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Developing allergies later in life — and what to do about it

If you’re an adult who doesn’t suffer from allergies, congratulations!

But don’t celebrate just yet. Those nasty symptoms – itchy eyes, runny nose, nasal congestion, sneezing and coughing – might still be in your future.

While about 80% of people with allergies acquire them during childhood, allergies can also develop later in life.

“I’ve seen allergies develop in people as late as their 60s and 70s,” said Kaylene Freitag, APRN, an advanced practice nurse specializing in allergies at OSF HealthCare. “They can happen any time.”

What are allergies?

“An allergy occurs when a person’s body is exposed to something, and their immune system sees it as a foreign invader and has an overactive response,” Kaylene said. “The body produces antibodies to fight the substance, which triggers the allergy symptoms.

“These ‘invaders’ are things that would never actually cause harm, such as pollen, animal dander, dust mites, medications and latex. They’re things that most people’s bodies tolerate just fine and have no problems. But for unknown reasons, some people either have an allergic reaction during childhood or later as an adult.”

Seasonal and perennial allergies

You can develop allergies no matter where you live, and about 20% of adults suffer from one or more types. Inhalant allergies are caused by things people breathe in, and there are two types: seasonal and perennial.

Think you may have allergies?

> Talk to your primary care provider

Seasonal allergies only occur during specific times of the year. While people can be allergic to certain trees and grasses year-round, the pollen from these plants is the allergen (the substance causing the allergic reaction) that brings seasonal discomfort. Once the pollination season is complete and the pollen dissipates, allergy symptoms tend to subside.

How long seasonal allergies last depends on where you live. For example, the three main allergy seasons in the Midwestern United States are:

  • April and May: When trees pollinate
  • May, June and early July: When grasses pollinate
  • Late August, September and early October: When ragweed pollinates

Perennial allergies can occur year-round and are caused by things like:

  • Animal dander
  • Dust and dust mites
  • Indoor mold

“Perennial allergies can actually be worse during the winter months because people are indoors more often, and the windows are closed,” Kaylene said.

Outdoor molds can also be present any time of the year. This includes wetter periods when there’s significant rain and late in the year when leaves are decomposing and farmers are tilling up the ground after harvest.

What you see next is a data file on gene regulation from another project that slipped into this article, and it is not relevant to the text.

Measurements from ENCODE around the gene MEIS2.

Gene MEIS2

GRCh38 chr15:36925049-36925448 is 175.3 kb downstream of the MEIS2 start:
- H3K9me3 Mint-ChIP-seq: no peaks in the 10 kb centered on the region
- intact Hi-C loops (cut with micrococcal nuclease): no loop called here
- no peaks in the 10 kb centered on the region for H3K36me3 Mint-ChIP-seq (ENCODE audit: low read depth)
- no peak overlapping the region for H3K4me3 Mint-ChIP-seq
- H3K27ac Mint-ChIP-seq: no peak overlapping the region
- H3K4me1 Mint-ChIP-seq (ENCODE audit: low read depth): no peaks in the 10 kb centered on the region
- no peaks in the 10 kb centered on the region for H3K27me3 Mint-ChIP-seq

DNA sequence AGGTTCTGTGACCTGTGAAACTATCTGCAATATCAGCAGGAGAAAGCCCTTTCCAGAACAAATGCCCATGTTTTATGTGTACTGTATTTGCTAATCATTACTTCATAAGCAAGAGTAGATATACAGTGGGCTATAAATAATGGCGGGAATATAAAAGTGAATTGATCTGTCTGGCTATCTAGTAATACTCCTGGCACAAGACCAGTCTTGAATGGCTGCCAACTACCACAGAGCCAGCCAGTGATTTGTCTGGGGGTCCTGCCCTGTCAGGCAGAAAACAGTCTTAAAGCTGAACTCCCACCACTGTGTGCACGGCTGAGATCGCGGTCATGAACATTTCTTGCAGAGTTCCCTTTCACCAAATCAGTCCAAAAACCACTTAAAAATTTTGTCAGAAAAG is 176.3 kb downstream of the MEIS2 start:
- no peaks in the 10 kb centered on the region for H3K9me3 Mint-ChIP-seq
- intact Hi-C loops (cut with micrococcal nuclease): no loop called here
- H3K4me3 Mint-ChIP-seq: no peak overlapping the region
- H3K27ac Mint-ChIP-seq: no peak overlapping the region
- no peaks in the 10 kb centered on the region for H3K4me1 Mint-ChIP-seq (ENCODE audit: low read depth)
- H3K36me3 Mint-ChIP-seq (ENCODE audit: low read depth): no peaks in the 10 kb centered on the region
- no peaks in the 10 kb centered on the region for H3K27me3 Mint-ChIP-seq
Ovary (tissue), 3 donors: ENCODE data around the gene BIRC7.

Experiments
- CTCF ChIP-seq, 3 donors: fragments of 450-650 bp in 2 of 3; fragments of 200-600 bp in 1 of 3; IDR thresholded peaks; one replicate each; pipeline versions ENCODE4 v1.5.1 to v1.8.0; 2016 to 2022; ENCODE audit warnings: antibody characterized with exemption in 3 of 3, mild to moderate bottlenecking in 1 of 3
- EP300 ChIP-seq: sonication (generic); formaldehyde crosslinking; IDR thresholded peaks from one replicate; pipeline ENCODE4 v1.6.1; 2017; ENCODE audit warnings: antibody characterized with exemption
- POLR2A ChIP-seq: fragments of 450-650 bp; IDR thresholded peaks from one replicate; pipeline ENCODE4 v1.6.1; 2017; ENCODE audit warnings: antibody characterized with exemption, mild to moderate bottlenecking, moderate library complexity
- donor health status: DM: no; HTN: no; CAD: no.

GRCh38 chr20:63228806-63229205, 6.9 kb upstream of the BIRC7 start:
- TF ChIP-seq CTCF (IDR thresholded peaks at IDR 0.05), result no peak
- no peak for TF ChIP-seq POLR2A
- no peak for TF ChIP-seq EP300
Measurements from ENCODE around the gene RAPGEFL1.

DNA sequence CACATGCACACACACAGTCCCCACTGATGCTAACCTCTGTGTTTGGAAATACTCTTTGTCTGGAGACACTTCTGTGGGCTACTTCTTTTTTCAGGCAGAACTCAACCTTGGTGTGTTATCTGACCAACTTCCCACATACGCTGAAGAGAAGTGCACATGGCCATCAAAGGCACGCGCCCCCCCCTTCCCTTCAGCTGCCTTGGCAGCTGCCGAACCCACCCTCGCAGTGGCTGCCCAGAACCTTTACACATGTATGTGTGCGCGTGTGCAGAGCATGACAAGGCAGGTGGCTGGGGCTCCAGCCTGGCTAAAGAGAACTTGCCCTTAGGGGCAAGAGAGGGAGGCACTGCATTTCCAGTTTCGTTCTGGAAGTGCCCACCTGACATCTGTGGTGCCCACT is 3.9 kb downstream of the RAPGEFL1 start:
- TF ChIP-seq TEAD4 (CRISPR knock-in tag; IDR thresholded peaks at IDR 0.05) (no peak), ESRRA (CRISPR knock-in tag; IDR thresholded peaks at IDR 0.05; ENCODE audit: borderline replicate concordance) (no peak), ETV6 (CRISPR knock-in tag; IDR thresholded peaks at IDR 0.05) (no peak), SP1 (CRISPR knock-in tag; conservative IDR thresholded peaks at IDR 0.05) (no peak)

Are allergies hereditary?

“Genetics are certainly a factor in determining whether or not a person has allergies,” said Kaylene. “If a parent has allergies, their children are much more likely to have them. However, other factors can also play a part. Prior illnesses, certain foods, pregnancy and environmental factors like pollution can all change a person’s immune system over time and make them susceptible to allergies.”

Allergies that are inherited genetically can also skip a generation. So, even if your parents don’t have allergy symptoms, that doesn’t mean that you’ll never have them. For example, if one of your parents has a spring tree allergy, you might develop the same allergy – or not. Instead, you might develop a ragweed allergy that makes you sneeze in the fall.

How do I know if I have allergies?

If you begin to experience allergy symptoms, talk to your primary care provider. They can conduct a simple blood allergy test or refer you to an allergist for an allergy skin test.

Getting tested is important because it lets you know what’s causing your symptoms so they can be treated properly. In many cases, symptoms are not caused by allergies, which means allergy treatments won’t work.


Unfortunately, there isn’t a specific diet, exercise or supplement that will prevent allergies from developing. So, the only remedy is to treat the symptoms.

Treating allergy symptoms is important because not doing so can lead to secondary infections. For example, sinus infections and asthma can develop from severe pet dander allergies.

There are three primary treatments:

  • Environmental controls: These include things like keeping windows closed during outdoor mold and pollen seasons, keeping pets out of sleeping spaces and limiting pets’ outdoor time during pollen seasons.
  • Allergy medications: “These include oral antihistamines, eye drops and steroid nasal sprays,” Kaylene said. “These medications have the advantage of working fairly quickly, but they typically have to be taken daily.”
  • Immunotherapy (allergy shots): These shots help a person build immunity to an allergen over a period of years.

If you have allergies, an allergist can determine which treatment is most appropriate for you.

Last Updated: May 15, 2024

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About Author: Luke Legner

Luke Legner is a writing coordinator at OSF HealthCare. He joined the Ministry in April 2021 after several years working in corporate communications in the heavy equipment industry. A Pontiac native, he graduated from Illinois State University in 2002 where he earned a bachelor’s degree in mass communication.

Luke and his wife, Ashley, reside in Bloomington and have one son and two daughters. When he’s not tackling a home improvement project, you can usually find Luke watching his beloved Chicago Cubs or The Andy Griffith Show.

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Categories: Lung & Respiratory Health